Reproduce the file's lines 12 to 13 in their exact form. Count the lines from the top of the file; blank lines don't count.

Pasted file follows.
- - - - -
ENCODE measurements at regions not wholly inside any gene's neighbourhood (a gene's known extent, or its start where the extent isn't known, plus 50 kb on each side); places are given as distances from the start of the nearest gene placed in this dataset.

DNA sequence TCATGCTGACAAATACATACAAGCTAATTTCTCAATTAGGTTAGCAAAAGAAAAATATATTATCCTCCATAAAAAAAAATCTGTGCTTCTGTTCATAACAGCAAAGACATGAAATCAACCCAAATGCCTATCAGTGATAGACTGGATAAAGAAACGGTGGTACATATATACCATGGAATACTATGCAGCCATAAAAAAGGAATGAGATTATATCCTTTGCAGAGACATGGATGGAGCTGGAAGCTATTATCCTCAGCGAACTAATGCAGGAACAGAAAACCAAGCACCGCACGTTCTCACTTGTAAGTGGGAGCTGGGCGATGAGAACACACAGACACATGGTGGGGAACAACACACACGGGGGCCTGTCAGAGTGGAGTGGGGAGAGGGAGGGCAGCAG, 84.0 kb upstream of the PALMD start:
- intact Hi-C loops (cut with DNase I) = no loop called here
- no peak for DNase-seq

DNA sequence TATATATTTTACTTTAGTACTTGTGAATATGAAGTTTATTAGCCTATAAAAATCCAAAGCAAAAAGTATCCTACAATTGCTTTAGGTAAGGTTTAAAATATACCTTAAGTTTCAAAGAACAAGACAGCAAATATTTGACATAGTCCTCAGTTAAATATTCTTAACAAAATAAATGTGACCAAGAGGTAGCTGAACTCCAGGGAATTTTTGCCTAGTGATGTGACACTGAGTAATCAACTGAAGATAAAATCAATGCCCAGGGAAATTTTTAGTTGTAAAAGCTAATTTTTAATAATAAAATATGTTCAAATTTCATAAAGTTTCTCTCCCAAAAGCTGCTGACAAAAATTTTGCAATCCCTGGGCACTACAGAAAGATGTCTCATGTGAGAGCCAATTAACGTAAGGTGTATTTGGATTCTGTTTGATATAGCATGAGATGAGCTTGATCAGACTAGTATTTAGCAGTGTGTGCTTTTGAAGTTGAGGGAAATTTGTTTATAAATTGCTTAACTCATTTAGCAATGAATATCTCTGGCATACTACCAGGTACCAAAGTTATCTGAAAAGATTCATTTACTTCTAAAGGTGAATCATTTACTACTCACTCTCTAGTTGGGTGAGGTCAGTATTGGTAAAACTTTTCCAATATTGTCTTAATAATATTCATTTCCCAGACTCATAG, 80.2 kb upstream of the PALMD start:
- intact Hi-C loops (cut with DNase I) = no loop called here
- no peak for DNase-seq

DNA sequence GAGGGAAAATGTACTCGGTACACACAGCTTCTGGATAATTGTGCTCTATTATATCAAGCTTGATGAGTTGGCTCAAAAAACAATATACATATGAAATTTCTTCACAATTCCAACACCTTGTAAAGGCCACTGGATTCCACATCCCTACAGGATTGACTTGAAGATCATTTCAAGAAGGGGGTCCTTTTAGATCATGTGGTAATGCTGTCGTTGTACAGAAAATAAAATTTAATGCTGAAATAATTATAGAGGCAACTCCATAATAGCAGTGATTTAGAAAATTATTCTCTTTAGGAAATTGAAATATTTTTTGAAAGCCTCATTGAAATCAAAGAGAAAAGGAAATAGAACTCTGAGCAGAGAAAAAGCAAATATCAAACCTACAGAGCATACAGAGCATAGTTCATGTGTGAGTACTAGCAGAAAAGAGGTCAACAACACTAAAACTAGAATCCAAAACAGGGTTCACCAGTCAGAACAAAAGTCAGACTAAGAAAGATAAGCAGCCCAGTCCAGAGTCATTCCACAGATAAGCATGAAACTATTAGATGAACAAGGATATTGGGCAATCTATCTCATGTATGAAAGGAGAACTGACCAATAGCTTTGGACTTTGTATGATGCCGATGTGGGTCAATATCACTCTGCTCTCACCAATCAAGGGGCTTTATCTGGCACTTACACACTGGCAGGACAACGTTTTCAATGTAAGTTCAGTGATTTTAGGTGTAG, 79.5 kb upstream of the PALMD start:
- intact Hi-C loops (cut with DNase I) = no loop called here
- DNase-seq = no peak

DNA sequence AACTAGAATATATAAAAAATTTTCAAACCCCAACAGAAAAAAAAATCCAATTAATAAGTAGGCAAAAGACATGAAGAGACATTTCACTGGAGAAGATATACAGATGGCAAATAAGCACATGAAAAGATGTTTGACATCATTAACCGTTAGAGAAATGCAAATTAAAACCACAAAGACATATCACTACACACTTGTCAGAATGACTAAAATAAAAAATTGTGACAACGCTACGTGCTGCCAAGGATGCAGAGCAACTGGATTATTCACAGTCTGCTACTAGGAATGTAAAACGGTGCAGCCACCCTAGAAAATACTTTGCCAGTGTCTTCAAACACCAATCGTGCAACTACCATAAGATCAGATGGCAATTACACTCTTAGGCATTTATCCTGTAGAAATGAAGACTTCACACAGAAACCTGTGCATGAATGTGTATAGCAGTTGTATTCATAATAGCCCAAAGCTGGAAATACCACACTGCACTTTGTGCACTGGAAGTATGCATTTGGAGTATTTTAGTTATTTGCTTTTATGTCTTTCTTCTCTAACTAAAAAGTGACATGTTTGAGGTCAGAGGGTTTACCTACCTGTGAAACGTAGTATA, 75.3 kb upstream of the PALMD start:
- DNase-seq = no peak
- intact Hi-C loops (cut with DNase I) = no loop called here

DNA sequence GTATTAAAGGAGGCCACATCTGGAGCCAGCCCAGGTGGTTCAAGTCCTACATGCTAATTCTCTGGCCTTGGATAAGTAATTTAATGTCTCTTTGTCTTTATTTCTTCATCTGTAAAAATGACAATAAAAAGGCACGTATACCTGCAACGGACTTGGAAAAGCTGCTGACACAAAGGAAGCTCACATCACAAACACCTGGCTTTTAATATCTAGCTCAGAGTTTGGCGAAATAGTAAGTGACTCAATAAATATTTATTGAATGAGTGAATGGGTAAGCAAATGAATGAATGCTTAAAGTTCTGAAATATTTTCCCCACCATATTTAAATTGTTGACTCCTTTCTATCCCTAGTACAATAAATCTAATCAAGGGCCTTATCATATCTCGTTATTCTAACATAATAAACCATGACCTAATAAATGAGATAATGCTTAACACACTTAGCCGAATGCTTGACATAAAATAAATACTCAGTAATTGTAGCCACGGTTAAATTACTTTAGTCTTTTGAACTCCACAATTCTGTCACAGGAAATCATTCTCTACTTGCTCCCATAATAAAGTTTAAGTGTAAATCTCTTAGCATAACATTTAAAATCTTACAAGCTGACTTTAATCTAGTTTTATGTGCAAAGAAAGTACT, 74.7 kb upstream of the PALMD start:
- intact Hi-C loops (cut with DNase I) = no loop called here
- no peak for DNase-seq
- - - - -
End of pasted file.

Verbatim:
- DNase-seq = no peak
- intact Hi-C loops (cut with DNase I) = no loop called here